Expats plight high on the agenda as Brexit talks kick in

Published:  20 Jun at 6 PM
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EU expats in the UK and British expats living in EU member states are seeing their plight set at the top of the Brexit agenda.

Britain’s EU divorce negotiations began Monday in Brussels, with both sides stating a reciprocal rights deal should be finalised as soon as is practicable. According to the UK’s Department for Exiting the European Union, securing the rights of both groups of expats is the country’s first aim. A spokesperson for the department told the media that ending the anxiety of four million citizens has always been a government priority.

In spite of many declarations of good intent issued in the past, Theresa May has to date refused to guarantee residency rights for EU nationals living in the UK until EU negotiators agree the same rights for UK citizens living in Europe. Her stubbornness on the issue has led a majority of UK expats to believe they are being used as bargaining chips in the negotiations. Some 900,000 Briton are believed to be living in EU member states, with Spain holding the most at just under 309,000. Negotiators are understood to have told the coalition group British in Europe expats’ current rights as citizens should not be changed.

However, EU chief negotiator Michel Barnier is reported to have said any deal over the rights of citizens will be rendered null and void should an overall Brexit deal not be achieved. His comments have done nothing to lessen the fear and uncertainty felt on both sides of the expat divide. The chairperson of British in Europe, Jane Golding, told reporters there is still not enough concrete information forthcoming from Theresa May and the British government, adding the EU offer contains full details including its favourable position on expat rights. Everything, she said, now depends on the response from the UK‘s negotiators.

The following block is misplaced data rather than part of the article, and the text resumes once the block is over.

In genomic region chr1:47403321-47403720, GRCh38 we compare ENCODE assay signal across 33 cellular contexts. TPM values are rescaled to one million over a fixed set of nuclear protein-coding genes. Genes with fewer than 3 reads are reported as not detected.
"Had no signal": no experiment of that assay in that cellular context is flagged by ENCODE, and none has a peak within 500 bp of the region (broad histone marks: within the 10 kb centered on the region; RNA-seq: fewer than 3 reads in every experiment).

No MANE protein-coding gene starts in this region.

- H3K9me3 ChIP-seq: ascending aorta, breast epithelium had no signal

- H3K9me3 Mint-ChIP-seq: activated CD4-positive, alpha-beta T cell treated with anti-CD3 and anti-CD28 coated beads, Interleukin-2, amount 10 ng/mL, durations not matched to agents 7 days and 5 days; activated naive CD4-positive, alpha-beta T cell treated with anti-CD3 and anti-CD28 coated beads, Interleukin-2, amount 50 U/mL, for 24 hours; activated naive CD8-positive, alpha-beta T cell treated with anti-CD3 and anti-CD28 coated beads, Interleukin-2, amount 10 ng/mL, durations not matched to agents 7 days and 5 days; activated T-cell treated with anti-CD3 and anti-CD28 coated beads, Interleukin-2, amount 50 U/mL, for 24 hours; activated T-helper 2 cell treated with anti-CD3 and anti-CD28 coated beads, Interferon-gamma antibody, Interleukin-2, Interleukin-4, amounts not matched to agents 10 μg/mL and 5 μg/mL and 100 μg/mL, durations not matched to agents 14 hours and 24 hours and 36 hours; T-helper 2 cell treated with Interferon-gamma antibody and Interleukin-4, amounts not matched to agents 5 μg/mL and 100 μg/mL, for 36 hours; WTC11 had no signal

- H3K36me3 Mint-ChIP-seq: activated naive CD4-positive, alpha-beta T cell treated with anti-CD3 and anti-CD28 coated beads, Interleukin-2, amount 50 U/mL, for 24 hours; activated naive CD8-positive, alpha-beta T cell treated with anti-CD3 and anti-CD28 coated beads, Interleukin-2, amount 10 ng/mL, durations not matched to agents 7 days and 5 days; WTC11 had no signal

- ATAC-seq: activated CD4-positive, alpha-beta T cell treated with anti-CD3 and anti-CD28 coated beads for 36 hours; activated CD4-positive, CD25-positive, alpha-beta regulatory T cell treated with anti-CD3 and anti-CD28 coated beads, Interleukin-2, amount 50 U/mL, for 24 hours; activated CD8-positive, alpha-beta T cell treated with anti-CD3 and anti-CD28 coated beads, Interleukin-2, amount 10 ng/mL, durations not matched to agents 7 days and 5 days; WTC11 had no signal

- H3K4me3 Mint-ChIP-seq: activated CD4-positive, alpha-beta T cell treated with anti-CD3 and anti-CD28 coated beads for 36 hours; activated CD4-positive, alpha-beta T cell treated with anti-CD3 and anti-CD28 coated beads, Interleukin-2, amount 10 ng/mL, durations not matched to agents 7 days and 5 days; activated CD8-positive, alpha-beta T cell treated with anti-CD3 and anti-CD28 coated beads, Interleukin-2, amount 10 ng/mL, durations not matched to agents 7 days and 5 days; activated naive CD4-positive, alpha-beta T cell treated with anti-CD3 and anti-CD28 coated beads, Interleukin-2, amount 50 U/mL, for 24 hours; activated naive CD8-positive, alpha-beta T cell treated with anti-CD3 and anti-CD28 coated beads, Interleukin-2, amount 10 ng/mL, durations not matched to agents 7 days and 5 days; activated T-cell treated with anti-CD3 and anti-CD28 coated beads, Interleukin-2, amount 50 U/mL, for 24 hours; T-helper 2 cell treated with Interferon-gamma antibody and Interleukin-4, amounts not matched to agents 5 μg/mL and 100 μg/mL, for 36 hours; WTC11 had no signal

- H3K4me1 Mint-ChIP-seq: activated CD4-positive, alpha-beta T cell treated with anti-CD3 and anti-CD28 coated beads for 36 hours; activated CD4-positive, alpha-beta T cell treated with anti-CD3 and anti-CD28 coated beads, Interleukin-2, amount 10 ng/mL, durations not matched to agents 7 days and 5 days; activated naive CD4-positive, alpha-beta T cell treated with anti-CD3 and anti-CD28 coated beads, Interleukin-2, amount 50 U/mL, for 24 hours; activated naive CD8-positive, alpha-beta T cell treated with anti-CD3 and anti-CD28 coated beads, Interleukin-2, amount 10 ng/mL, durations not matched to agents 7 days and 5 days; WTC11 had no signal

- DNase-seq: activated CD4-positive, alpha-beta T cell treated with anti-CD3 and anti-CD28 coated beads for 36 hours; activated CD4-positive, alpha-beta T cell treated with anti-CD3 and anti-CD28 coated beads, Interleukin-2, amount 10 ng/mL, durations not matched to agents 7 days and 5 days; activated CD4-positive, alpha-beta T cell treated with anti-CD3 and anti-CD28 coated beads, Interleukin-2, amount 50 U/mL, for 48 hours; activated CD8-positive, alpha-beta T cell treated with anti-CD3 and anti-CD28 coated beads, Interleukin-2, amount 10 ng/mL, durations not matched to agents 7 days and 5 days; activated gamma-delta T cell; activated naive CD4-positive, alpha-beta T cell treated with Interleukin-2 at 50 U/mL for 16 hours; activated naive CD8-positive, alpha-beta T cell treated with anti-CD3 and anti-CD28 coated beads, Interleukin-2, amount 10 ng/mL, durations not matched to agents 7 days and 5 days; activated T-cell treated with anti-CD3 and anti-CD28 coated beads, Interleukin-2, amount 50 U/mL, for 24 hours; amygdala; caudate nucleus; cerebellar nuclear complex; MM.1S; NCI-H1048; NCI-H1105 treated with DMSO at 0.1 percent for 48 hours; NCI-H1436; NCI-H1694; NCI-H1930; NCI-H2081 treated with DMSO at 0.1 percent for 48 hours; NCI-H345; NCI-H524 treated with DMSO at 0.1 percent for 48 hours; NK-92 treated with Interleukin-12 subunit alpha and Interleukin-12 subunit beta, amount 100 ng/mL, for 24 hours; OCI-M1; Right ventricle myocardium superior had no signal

Earlier this month, May suggested she would agree to a ‘very generous offer’ on rights for the three million EU nationals living in the UK. The leader of campaign group Bremain in Spain said its members are impatient to be told full details of the government’s generosity, but doubted that it would come anywhere near that proposed by the EU. The group’s discussions with EU ministers have been totally transparent, with the campaign groups stating it’s time their own government behaved in the same manner towards British expats.
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